Kiva has allowed SMT a 4-month grace period for repayments until the end of 2014, at which time we will reevaluate the situation. The Kiva team is in regular communication with SMT and will provide an update when they resume funding on Kiva.
Salone Microfinance Trust (SMT) is an independently run microfinance institution, founded by ChildFund International in Sierra Leone, an affiliate of the international humanitarian aid organization ChildFund International. SMT’s approach of concentrating in ChildFund program communities helps ensure that it reaches vulnerable populations and integrates micro-enterprise development with more traditional ChildFund programs whose focus is the well-being of vulnerable families.
Over the last three years, SMT has become a major participant in the active and progressive microcredit sector in Sierra Leone.
Vision: SMT’s vision is “To be a financially self-sufficient institution, with an outreach that is broad, deep and having a significant impact on the lives of the economically active poor and their families to which it serves”.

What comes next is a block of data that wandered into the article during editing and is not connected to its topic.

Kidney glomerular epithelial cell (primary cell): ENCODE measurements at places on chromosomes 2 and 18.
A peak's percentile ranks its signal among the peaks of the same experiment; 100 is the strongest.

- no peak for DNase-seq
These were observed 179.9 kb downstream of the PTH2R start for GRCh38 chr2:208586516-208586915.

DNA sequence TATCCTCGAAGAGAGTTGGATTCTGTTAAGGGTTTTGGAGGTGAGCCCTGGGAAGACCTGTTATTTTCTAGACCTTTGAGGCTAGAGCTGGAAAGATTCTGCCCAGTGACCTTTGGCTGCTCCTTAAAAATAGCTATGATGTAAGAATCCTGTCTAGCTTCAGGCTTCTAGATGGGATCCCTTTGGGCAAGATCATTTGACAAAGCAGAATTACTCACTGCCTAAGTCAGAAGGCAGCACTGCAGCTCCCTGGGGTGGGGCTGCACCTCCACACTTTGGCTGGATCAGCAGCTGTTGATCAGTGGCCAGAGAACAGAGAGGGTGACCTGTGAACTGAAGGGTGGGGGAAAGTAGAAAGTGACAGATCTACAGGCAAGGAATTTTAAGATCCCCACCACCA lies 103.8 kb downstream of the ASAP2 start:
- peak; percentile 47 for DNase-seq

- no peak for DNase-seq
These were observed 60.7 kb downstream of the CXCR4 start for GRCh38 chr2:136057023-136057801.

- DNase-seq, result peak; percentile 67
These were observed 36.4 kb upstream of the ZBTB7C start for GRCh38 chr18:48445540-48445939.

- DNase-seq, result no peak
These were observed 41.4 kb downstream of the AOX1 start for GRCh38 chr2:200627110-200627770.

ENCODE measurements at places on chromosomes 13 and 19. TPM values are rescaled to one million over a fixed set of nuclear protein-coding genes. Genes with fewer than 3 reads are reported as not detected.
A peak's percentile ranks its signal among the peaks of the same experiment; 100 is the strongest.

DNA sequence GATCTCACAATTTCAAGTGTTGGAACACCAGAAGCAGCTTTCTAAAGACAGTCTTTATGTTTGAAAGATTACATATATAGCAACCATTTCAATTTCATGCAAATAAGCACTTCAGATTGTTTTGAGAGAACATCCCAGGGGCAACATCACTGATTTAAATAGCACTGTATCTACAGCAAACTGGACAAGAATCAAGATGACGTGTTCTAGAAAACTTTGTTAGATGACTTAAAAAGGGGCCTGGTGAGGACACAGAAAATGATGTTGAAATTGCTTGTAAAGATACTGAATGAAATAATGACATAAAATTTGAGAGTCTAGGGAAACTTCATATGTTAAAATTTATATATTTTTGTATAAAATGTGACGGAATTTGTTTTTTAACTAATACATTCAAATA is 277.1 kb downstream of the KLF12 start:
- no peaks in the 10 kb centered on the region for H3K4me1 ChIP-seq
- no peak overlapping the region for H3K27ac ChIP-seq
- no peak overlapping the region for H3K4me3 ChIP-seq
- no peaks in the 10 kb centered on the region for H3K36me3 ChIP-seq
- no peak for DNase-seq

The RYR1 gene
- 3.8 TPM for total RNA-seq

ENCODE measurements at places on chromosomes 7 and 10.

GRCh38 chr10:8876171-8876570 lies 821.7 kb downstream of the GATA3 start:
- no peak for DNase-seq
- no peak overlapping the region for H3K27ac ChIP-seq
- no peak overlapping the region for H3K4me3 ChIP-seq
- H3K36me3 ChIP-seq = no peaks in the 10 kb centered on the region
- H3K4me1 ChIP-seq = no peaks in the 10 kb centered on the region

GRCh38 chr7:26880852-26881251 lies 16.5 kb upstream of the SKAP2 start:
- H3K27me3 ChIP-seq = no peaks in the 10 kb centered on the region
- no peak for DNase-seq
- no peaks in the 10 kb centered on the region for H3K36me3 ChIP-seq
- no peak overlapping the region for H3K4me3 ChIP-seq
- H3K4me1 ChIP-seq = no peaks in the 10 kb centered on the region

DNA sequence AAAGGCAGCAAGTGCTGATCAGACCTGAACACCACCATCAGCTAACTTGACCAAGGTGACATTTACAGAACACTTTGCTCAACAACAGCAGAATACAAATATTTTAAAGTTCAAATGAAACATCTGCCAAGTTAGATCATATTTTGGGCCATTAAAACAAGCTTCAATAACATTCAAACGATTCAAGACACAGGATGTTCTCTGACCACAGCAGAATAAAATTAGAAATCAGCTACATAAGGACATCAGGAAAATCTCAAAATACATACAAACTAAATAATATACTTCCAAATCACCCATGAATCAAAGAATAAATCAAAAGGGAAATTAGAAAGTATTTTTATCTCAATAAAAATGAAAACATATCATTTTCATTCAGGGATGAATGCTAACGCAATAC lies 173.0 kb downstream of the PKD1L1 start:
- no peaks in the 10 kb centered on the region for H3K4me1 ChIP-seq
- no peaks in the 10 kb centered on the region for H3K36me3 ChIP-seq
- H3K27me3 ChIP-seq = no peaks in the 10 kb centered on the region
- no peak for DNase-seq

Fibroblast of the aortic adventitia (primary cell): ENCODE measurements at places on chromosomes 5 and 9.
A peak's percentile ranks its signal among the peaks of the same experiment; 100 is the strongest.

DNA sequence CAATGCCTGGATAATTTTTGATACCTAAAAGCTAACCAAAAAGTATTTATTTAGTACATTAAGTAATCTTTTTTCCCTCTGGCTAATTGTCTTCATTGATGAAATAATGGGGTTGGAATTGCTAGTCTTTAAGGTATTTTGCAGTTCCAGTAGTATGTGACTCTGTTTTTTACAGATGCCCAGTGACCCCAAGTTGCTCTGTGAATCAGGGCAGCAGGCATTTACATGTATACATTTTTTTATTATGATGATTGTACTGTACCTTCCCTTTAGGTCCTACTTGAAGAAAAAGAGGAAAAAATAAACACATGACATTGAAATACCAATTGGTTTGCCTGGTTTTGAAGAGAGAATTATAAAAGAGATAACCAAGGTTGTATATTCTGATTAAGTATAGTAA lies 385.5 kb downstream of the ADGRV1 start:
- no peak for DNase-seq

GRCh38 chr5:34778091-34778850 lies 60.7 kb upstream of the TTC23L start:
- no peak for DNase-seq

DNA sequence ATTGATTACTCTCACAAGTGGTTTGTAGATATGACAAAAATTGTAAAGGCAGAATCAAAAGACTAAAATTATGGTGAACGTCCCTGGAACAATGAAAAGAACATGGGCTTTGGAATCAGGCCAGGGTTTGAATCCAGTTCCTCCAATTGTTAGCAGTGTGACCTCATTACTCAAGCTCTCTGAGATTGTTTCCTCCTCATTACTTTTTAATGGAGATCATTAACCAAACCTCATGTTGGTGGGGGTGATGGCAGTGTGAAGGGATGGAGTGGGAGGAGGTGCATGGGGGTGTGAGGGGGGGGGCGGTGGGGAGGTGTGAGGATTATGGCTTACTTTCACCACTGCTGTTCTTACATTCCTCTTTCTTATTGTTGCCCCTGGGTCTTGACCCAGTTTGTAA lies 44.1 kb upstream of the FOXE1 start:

SMT's website is http://www.salonemicrofinancetrust.org, and the organization can be contacted via email at email@example.com
• Support micro-entrepreneurs to strengthen and expand their businesses
• Assist individuals to create their own livelihoods
• Help micro-entrepreneurs build their capacity to manage businesses
• Help create employment in rural areas
• Recruit and retain committed, honest and qualified staff, who recognize the value of clients needs
• Increase target areas independence from humanitarian assistance
A Note on SMT’s Portfolio Yield:
We care deeply about the cost that Kiva borrowers pay for their loans, which is why fair pricing is a core part of our initial due diligence process for Field Partners. With Kiva's 0% capital, many of our Field Partners are also able to add additional value to their loans by reducing interest rates, offering non-financial services or creating new loan products.